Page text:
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Peter Nowak throwing shade in wrongful termination lawsuit

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Through the released court documents of the wrongful termination lawsuit we have learned some nuggets of juicy information about former members of the club, namely John Hackworth and Nick Sakiewicz.

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It was obvious from the assertion that Peter Nowak told Shep Messing that the Union "don't know what they're doing" and that Nick Sakiewicz "doesn't have a [expletive] clue" that there were issues between the club and Mr. Nowak while he was still employed in Philadelphia. It is no surprise then that Nowak's side of the lawsuit has dropped some truth bombs against those he felt wronged by.

Public enemy number one for Nowak seems to have been Nick Sakiewicz, but he isn't the only one thrown under the bus. There are plenty of remarks about the actual termination hearing and what was given as reasoning for his termination, but that isn't the juicy part. Here are three of the biggest, juiciest pieces of information Nowak's legal team provided:

  1. Nowak doesn't deny the fact that the hazing incidents happened, and actually doesn't even show any remorse for his actions. Leaving aside the fact that there have been rookie members of the team who were under the age of 18 and could have been involved in these actions, it is alleged that the hazing was video taped by assistant coaches John Hackworth and Rob Vartughian. 

    The idea that the current US Under-17 national team coach did not stand up against hazing and took part in the recording of said acts against rookies is potentially damning for one specific reason. While there are no names attached, but the Union during that time did include rookies that were younger than the players currently playing for the residency program that he oversees. Will this information cause any ripples in the USSF community?

  2. Furthermore about the video tapes, it is alleged that Sakiewicz had seen the videos, laughed, and put up no resistance about the fact that it was happening. Nowak claims "He saw it with Richie Graham (a new investor at the time) in the lobby in the hotel in Costa Rica. He love it, like every year he did, with some sponsors. Like in Crete in Greece, the sponsors were there from Colonial Marble."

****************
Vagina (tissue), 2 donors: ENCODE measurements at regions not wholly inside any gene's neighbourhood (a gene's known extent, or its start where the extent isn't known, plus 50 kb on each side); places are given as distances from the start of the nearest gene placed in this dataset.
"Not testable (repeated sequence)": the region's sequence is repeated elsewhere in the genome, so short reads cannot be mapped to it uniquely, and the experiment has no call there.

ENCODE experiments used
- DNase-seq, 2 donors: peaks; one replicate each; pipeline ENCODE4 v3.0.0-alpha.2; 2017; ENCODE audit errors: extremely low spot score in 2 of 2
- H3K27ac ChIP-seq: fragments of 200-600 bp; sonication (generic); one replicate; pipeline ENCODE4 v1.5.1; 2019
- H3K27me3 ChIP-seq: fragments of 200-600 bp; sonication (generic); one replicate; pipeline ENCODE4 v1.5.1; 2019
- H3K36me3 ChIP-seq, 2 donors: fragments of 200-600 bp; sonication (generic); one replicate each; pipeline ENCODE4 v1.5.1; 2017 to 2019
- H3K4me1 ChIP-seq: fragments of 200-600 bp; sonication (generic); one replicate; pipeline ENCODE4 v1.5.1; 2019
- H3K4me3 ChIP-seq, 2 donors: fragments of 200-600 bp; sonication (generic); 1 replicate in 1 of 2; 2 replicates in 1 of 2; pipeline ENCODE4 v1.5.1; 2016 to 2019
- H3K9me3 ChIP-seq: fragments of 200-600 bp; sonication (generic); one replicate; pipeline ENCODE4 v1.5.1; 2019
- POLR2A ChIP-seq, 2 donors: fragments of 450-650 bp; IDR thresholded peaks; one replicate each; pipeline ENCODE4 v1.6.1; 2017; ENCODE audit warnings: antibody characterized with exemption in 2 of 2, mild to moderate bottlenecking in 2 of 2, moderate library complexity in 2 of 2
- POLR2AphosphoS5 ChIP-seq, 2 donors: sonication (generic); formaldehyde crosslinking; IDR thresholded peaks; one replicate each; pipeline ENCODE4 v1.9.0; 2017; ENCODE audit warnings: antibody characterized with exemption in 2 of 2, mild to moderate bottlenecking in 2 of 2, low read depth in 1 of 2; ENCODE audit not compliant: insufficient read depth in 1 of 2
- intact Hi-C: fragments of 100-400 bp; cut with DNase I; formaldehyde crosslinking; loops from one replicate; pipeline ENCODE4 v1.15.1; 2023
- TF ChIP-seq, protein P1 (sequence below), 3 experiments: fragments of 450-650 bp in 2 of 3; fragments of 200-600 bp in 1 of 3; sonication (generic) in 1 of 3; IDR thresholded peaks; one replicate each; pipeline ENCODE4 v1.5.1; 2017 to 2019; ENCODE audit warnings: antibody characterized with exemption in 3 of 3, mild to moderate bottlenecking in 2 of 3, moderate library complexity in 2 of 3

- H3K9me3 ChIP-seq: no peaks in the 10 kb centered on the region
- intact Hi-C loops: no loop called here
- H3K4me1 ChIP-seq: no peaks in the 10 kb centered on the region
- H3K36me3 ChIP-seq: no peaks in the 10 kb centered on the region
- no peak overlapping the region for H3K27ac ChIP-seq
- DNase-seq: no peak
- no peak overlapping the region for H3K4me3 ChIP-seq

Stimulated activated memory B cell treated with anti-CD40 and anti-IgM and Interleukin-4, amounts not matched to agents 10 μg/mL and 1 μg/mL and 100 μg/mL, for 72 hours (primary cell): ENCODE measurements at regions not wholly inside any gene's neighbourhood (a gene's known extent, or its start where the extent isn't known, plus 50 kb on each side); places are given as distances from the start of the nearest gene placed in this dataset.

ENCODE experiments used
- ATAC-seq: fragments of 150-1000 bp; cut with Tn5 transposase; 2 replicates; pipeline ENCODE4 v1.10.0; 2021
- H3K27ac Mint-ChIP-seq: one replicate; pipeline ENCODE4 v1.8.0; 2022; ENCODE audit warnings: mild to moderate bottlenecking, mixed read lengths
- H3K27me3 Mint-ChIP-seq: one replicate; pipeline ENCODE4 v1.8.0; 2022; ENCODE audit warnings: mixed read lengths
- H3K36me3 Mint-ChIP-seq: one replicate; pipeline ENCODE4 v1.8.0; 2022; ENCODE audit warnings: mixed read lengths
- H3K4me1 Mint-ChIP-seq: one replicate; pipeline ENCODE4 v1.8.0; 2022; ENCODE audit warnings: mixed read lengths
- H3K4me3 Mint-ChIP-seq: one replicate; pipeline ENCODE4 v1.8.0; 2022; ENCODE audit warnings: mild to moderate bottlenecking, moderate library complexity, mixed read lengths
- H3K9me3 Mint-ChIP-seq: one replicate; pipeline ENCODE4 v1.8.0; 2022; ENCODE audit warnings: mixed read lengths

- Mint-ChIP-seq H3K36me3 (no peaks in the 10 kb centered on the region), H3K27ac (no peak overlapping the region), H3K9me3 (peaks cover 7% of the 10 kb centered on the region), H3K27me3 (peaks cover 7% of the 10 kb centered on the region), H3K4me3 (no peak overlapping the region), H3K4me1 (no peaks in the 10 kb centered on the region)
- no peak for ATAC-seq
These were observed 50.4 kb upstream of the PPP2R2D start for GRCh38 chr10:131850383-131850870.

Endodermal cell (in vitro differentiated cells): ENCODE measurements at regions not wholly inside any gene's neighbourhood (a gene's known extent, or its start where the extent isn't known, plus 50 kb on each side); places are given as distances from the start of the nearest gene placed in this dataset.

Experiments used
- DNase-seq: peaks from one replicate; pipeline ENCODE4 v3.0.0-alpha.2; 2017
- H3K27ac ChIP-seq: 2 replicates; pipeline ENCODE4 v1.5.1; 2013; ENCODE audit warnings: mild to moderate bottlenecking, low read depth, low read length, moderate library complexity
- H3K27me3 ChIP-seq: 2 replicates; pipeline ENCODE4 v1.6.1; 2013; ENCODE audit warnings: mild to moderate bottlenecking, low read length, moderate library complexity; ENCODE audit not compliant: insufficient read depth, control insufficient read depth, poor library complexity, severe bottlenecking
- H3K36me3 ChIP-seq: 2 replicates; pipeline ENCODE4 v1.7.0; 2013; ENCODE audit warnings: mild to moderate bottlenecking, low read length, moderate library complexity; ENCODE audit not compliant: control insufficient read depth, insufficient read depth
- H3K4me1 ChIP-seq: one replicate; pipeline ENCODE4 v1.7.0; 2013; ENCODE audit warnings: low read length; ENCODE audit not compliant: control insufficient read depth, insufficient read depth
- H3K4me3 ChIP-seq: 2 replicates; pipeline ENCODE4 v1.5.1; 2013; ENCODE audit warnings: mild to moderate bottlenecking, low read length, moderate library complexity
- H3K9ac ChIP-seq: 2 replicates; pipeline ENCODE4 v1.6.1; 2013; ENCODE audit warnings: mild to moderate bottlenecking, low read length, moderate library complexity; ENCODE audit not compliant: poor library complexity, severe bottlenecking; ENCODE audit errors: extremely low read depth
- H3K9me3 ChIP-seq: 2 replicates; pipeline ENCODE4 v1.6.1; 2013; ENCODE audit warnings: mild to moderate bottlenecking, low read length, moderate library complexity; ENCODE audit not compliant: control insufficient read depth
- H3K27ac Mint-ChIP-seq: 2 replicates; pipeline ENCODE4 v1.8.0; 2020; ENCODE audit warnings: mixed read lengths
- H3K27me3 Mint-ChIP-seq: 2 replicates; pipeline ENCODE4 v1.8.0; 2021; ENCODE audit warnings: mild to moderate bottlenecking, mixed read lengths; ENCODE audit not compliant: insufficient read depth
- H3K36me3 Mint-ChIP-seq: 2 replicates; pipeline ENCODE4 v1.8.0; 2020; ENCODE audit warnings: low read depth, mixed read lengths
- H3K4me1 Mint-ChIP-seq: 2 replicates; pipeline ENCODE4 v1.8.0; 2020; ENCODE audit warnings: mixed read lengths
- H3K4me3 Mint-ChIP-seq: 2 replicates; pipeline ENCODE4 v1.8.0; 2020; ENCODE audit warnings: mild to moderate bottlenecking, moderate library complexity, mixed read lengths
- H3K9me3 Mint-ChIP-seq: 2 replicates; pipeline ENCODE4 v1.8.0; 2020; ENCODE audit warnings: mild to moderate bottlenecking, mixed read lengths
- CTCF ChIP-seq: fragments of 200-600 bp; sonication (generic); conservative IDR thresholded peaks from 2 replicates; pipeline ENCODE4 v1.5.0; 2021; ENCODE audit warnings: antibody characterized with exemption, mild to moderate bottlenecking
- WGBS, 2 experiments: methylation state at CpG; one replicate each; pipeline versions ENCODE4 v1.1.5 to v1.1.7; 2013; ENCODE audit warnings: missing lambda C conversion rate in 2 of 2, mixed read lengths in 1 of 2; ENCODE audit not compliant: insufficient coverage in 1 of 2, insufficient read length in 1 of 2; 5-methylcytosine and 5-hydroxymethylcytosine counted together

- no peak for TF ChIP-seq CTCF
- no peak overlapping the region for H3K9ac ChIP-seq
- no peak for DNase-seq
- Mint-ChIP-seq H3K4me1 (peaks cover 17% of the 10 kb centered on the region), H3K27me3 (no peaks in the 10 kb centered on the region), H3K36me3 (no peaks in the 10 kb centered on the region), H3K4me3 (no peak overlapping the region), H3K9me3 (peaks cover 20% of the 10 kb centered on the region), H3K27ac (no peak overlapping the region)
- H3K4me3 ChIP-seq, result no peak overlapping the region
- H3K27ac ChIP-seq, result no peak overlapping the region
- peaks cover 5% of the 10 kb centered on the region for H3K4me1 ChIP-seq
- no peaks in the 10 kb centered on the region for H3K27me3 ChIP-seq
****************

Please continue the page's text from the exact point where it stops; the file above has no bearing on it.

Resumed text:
Not only did Sakiewicz know about the hazing, see it for himself, and not disapprove of it, but he also viewed the video to sponsors and investors of the club. One of the issues that the Union claim for the termination of Nowak is that he brought harm to the image of the club that could not be cured. Hazing is a very polarizing topic. If it is true that Sakiewicz was showing a video of hazing to sponsors and investors it could have had a negative impact on the Union's standing with those relationships.

  3. The last point has to do with a trade that happened in May of 2012. The documents from the lawsuit have retracted many of the names and teams involved in the trade, but the timing leads us to only one name, Danny Califf. The Union are saying he was traded because he went to the Union, the Players Union, not to be mistaken with the Philadelphia Union, about the environment of the team including hazing and health concerns. Specifically the document states "the Union urges the Arbitrator to conclude that Mr. trade to was a retaliatory action for Mr. having raised the issue."

    Nowak's side of the lawsuit denies that with former Head of Scouting and Player Development, Diego Gutierrez stating "Mr. had lost his step, he was not good enough anymore" and "had a good year in but after the off season came back a different player where he was a lot slower."  Nowak's testimony takes it a step farther though. "I received a text message from Mr. Sakiewicz after one of the games, that he cost us the game and we have to do something about it" is a direct quote from Nowak. 

    The timing of the May 17th trade of Danny Califf to Chivas USA lines up with a run of three straight loses. The first of those loses was a 2-1 home defeat to San Jose Earthquakes where Danny Califf's mark, Steven Lenhart, scored a late winner. The third of those games, Califf was omitted from the starting lineup. It was always assumed that Nowak and Califf butted heads, but the added notion that Sakiewicz was the final nail in his coffin and wanted him gone can't sit well with fans. It also proves why the Union never moved to bring Califf back into the organization after Califf retired and Nowak was terminated.
It will be interesting how the news continues to shape the Union's relationship with the fans and how the lawsuit shapes up. While most of those involved in the lawsuit have left the organization, the fans are still here, dealing with the wrongs that have been done by the organization over the short history of the franchise. The first, and easily largest, legend of the Union franchise has a message for the blue and gold faithful:


Below are tweets used to gather the information for this article.